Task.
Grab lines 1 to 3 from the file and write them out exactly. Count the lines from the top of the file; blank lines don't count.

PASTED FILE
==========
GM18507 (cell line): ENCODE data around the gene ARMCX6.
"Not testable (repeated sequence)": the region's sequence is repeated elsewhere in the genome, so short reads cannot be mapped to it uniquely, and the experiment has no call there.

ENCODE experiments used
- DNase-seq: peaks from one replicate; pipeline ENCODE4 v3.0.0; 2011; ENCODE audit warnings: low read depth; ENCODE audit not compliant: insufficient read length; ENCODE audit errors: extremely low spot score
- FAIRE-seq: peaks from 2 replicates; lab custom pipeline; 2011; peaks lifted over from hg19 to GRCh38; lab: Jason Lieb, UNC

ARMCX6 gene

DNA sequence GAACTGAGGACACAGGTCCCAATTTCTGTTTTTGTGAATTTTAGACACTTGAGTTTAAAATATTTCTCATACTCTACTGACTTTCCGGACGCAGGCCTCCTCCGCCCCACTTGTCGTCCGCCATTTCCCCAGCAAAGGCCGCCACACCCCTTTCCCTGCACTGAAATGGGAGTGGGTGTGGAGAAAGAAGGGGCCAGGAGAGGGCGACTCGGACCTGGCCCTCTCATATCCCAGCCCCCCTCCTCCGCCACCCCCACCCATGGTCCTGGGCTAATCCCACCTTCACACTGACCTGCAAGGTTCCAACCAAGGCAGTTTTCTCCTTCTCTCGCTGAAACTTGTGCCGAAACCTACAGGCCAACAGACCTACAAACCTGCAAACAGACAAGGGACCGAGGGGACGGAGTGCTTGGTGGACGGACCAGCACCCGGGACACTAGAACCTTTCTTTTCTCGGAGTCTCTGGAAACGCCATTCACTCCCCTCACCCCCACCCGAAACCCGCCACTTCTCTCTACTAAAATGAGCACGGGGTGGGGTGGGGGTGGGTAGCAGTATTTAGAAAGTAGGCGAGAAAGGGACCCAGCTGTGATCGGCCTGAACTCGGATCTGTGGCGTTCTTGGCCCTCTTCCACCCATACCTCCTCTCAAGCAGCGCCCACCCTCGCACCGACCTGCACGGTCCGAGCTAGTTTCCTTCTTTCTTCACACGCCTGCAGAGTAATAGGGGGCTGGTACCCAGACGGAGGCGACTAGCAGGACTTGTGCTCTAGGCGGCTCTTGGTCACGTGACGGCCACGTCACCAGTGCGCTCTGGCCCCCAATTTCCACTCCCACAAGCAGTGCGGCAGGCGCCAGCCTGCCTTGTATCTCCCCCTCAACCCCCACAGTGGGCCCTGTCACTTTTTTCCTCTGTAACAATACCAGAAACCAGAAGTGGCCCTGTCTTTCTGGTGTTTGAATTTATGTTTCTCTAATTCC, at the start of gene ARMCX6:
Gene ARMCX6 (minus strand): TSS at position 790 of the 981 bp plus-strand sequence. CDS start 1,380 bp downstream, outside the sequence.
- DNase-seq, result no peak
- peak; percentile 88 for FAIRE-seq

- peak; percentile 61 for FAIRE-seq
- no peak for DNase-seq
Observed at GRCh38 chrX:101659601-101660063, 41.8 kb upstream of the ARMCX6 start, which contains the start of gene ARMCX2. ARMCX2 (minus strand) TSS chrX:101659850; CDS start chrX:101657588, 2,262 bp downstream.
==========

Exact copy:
GM18507 (cell line): ENCODE data around the gene ARMCX6.
"Not testable (repeated sequence)": the region's sequence is repeated elsewhere in the genome, so short reads cannot be mapped to it uniquely, and the experiment has no call there.

ENCODE experiments used